So whether the sketches are credible renderings of the final buildings is somewhat beside the point. As da Costa Meyer points out, Gehry takes his art seriously, and these sketches reflect his attempt to keep his designs fresh and imaginative. As she states in her book, “with their spontaneity and work-in-progress informality, Gehry’s drawings record the intellectually driven exploration that fuels architectural investigation.” And, again harking back to his admiration, even envy, of modern painters and sculptors, Gehry says in Pollack’s film that he aims for the emotional immediacy of painting in his work — that he would prefer to maintain more of the sketchy quality of his drawings in the finished buildings.

What Gehry’s sketches do show is his mindset as an artist. He has been influenced by painters, sculptors, and musicians throughout his career. A sculpture by Richard Serra, “The Hedgehog and the Fox,” sits just east of Lewis Library and can be seen from many strategic locations in the building, as if Gehry wanted to showcase this piece of art. When Gehry describes his drawing technique as a “kind of grinding into the paper, trying to find the building” (“Gehry: On Line”), this is an artist using his imagination and intuition in producing an image, not an architect putting pencil to paper in order to describe his plan. In da Costa Meyer’s book, he calls it “thinking aloud.”

And apparently architects’ or maybe just starchitects’ drawings may take on a life of their own as pieces of art long after the buildings they portend are built. Following a brief but illuminating history of architectural drawings and their significance, da Costa Meyer explains in her book that “today, architectural drawings have their own institutional clients, which include specialized galleries and art collectors, not to mention that most ephemeral of modern clients, the auction house.” It is this auction house mentality of today’s starchitects that some object to.

Da Costa Meyer writes via E-mail that Gehry’s “drawings are both elegant goals in themselves, as drawings, and at the same time, they are part of architecture, since he both seeks a final form and a fine drawing at the same time.” Other experts see them differently. Horst Bredekamp, professor of art history at the University of Humbolt-University of Berlin, claims in “Gehry Draws” that “drawing is the creative ferment of [Gehry’s] goals, so that it should be considered as much a part of his calling as architecture and sculpture.” It is this state of confusion though, that also characterizes his buildings. Are they primarily sculptures? Are they overly concerned with the pleasures of form and emotional content? Have they gone past the tipping point, where utility is subservient to art?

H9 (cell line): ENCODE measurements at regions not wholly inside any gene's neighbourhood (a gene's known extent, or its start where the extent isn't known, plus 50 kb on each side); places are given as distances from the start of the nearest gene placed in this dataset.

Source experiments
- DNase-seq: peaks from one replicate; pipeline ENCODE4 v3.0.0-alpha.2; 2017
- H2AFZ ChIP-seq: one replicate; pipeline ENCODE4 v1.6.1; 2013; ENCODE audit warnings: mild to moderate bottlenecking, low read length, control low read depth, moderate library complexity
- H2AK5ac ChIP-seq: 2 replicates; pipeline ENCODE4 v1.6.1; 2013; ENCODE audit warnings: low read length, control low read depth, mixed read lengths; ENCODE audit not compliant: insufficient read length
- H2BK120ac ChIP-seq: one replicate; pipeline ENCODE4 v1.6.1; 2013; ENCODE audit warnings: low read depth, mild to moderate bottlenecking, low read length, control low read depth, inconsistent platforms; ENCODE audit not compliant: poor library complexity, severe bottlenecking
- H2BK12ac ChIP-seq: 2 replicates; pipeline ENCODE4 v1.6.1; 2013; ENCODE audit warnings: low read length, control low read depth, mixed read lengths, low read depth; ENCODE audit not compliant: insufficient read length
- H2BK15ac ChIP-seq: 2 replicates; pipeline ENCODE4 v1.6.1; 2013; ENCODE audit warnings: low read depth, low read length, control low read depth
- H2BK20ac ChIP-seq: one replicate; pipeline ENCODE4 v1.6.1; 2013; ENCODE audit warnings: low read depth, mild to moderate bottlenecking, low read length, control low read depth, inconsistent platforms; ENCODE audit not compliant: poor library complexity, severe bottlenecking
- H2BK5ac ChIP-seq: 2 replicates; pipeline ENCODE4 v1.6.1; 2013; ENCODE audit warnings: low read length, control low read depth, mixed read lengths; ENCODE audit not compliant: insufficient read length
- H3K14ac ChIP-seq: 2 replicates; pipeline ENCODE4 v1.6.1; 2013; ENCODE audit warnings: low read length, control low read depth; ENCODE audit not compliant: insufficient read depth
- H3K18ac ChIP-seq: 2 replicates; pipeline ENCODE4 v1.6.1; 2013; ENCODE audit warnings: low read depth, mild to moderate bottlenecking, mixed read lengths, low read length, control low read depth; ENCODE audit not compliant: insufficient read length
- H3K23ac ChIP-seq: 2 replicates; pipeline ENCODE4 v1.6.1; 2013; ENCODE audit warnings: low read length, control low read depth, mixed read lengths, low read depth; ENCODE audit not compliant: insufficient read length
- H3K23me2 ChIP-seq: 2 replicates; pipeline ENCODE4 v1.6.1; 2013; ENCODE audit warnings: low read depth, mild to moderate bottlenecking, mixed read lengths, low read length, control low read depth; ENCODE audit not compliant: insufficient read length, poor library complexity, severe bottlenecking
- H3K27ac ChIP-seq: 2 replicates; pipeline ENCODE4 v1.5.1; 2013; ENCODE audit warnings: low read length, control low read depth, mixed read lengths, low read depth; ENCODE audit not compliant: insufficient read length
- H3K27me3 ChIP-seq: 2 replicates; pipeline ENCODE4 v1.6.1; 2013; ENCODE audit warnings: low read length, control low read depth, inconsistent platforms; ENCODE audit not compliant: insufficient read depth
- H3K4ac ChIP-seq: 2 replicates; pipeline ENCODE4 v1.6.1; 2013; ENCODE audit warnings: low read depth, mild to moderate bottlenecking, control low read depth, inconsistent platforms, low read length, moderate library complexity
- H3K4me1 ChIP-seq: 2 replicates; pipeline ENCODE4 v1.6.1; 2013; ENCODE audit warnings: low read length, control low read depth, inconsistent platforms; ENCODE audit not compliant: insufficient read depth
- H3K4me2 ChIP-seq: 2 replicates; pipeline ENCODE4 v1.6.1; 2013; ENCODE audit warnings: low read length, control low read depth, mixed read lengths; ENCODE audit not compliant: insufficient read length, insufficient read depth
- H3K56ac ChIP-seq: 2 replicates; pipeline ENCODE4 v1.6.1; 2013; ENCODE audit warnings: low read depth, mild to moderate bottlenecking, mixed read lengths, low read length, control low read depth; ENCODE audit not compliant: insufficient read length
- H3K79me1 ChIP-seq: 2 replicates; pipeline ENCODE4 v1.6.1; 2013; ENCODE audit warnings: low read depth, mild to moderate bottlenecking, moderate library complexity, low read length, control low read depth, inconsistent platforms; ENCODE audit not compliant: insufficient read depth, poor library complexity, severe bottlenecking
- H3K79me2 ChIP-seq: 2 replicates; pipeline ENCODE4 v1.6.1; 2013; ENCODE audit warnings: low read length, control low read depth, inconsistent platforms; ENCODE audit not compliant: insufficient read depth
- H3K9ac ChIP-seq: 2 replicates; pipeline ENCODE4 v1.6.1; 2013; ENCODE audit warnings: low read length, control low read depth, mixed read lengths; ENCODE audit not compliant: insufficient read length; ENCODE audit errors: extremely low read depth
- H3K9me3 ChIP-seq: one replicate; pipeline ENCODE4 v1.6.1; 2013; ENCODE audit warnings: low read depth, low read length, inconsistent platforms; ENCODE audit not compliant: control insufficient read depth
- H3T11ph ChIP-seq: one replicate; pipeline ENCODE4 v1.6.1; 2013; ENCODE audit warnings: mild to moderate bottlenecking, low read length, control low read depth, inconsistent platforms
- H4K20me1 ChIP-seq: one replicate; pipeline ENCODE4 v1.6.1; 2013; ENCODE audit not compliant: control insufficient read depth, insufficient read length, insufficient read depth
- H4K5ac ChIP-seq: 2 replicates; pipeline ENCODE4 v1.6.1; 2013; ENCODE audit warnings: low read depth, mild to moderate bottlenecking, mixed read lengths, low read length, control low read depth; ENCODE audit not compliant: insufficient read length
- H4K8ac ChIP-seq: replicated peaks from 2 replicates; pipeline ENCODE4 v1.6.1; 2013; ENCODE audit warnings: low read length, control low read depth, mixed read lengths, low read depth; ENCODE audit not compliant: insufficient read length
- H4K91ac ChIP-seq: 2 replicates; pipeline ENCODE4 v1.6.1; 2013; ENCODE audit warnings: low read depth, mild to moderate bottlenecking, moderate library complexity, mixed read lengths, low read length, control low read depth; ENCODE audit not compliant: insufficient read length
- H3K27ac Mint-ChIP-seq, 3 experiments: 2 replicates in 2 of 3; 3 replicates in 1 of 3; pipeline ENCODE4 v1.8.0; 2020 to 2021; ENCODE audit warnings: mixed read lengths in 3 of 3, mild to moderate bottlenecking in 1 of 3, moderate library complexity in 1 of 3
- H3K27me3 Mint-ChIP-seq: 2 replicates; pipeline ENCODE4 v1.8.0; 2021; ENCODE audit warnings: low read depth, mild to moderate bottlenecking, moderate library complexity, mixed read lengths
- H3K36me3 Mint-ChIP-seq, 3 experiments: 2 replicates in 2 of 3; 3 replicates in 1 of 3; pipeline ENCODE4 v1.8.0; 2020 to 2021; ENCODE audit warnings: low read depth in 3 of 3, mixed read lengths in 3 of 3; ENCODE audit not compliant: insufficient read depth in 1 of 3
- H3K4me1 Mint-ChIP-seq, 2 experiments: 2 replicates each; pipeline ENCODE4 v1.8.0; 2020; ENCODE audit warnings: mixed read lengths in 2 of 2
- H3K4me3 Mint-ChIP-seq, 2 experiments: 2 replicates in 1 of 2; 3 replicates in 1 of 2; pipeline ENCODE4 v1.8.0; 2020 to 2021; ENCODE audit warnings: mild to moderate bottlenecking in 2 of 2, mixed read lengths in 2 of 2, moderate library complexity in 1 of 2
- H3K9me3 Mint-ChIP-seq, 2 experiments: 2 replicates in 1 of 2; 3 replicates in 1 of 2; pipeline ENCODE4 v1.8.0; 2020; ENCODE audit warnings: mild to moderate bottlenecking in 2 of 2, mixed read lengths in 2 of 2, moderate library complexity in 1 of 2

As for his sketches, I now see the point. Gehry has been actively drawing since he was a child, and he draws intuitively. Da Costa Meyer sees in the drawings an affinity with Cy Twombly, whose seemingly random scribbles do show a resemblance. Add to that Alberto Giacometti’s nervous pencil that darts in and out until it finds a likeness in his portraits, and you have Gehry’s drawings. Gehry has reduced his buildings down to gestures with a minimum of detail.

The sketch for another Gehry building, the Louis Vuitton Fondation in France, which is part of the art museum exhibit, shows a swirl of sail-like lines, which cannot be immediately identified as a building. As he tells Sydney Pollack in “Sketches of Gehry,” he always wished that he was a painter. He’s most “fascinated with that moment of truth. There’s the canvas, it’s on your easel, got a brush with a palette of colors and what do you do? What’s the first move? I love that dangerous place.”

Gallery Talk, Friday, October 17, 12:30 p.m., and Sunday, October 19, 3 p.m., Princeton University Art Museum. “Frank Gehry’s Renown: An Image of Us” presented by Adedoyin Teriba, a Ph.D. candidate in the university’s department of art and archeology, in conjunction with the exhibit “Frank Gehry: On Line,” on view through January 4. Free. 609-258-3788 or www.princetonartmuseum.org.

Sketches of Frank Gehry, Wednesday, November 5, 7:30 p.m. Arts Council of Princeton, 102 Witherspoon Street. Screening of documentary about architect Frank Gehry, directed by Sydney Pollack. 609-924-8777 or www.artscouncilofprinceton.org.